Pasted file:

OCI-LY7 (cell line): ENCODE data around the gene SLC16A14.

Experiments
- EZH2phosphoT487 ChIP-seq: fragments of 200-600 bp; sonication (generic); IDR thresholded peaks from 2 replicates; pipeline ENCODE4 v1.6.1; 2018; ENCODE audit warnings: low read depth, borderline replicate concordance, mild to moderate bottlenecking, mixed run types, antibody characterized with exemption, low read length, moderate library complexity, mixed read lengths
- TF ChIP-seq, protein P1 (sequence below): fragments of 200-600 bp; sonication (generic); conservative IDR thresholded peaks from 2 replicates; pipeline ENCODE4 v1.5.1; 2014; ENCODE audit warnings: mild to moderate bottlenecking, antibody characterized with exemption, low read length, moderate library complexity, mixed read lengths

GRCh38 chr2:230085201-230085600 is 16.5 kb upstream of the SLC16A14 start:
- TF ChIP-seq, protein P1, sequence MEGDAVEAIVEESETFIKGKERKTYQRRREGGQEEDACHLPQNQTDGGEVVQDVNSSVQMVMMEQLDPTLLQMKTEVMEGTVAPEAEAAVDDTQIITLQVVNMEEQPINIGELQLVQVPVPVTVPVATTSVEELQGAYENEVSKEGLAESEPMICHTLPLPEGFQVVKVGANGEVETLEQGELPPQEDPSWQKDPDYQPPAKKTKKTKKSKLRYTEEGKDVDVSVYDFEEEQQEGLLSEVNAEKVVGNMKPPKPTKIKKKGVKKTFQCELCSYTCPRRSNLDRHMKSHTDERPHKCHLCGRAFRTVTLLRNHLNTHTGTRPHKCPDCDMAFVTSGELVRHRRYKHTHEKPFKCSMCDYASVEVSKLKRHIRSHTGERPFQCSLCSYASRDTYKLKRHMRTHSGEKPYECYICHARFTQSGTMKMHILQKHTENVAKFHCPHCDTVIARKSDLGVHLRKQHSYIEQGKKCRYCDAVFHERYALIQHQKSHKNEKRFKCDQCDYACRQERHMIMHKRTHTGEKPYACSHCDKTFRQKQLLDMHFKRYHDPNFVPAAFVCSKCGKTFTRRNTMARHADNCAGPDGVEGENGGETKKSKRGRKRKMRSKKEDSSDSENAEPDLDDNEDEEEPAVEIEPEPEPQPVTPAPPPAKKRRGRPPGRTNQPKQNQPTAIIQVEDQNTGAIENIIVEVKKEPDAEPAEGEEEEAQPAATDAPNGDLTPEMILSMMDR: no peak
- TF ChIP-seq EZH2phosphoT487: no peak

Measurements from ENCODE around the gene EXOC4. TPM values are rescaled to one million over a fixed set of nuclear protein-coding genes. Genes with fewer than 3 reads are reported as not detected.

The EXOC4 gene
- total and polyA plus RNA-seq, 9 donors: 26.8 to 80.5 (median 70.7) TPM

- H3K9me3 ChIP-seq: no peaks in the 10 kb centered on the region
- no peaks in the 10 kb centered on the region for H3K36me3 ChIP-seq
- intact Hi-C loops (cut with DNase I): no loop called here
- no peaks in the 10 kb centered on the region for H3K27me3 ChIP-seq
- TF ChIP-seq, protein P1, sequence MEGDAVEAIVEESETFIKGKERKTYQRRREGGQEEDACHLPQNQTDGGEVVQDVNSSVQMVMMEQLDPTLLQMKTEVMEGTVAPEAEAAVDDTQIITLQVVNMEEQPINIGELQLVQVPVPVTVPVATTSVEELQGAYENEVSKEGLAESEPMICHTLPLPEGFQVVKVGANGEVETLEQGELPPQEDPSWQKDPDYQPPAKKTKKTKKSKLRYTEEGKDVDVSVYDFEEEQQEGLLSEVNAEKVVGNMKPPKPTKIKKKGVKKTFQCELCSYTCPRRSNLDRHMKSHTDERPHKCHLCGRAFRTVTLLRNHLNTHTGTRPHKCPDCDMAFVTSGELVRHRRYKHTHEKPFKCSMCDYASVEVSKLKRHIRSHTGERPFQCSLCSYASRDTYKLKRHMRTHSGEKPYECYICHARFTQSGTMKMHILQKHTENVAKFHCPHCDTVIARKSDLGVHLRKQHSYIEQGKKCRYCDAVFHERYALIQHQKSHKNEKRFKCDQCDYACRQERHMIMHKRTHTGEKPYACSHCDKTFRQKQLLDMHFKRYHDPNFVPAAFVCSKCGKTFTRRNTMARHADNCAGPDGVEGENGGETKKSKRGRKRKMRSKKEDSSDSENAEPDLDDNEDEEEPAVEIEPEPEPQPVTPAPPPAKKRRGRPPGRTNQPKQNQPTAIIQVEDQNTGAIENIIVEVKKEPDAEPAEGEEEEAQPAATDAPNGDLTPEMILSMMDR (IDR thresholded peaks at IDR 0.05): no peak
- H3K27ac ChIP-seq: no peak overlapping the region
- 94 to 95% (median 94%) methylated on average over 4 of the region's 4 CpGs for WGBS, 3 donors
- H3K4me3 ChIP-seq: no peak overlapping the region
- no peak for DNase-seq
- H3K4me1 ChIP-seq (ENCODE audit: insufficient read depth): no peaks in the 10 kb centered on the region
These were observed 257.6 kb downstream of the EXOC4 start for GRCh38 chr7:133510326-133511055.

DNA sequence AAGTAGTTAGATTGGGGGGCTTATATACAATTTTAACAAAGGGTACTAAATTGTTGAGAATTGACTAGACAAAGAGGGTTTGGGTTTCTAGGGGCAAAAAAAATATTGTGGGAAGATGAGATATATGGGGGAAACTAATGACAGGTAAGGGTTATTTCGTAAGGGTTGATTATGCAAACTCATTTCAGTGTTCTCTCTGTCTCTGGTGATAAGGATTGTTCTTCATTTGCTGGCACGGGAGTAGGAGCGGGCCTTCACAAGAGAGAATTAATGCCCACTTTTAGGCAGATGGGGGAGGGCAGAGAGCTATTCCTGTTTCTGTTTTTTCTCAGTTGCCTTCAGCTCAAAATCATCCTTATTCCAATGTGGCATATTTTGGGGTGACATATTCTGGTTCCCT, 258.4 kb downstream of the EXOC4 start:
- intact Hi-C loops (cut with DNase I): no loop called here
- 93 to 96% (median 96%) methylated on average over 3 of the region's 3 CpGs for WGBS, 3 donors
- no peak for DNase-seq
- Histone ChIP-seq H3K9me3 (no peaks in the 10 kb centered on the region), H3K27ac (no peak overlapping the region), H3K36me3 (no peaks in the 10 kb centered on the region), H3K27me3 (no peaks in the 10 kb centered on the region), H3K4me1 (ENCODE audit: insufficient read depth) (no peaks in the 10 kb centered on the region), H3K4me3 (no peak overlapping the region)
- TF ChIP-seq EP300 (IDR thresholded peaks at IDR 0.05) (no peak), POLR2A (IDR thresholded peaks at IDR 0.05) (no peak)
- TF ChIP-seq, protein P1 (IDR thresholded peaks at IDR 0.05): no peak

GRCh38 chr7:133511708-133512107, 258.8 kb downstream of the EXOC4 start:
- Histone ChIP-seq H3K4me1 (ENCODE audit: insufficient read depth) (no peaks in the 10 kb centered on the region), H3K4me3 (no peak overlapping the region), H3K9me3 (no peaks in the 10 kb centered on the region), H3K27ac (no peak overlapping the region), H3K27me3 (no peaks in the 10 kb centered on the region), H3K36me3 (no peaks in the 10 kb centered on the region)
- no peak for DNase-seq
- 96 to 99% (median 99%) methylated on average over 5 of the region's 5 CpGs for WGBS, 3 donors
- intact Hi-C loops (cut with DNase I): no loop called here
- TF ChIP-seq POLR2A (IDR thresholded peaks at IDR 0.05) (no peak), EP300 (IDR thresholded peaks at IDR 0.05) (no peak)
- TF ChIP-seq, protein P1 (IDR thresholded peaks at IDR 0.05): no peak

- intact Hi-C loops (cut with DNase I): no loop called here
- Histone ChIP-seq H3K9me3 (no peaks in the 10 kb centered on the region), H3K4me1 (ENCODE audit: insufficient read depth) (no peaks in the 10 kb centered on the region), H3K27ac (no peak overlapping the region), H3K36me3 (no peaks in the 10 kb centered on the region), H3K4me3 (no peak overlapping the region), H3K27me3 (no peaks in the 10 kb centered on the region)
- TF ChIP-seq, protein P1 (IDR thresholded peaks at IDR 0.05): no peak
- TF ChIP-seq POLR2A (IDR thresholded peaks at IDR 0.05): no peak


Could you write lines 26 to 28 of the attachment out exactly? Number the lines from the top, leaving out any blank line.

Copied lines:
- Histone ChIP-seq H3K9me3 (no peaks in the 10 kb centered on the region), H3K27ac (no peak overlapping the region), H3K36me3 (no peaks in the 10 kb centered on the region), H3K27me3 (no peaks in the 10 kb centered on the region), H3K4me1 (ENCODE audit: insufficient read depth) (no peaks in the 10 kb centered on the region), H3K4me3 (no peak overlapping the region)
- TF ChIP-seq EP300 (IDR thresholded peaks at IDR 0.05) (no peak), POLR2A (IDR thresholded peaks at IDR 0.05) (no peak)
- TF ChIP-seq, protein P1 (IDR thresholded peaks at IDR 0.05): no peak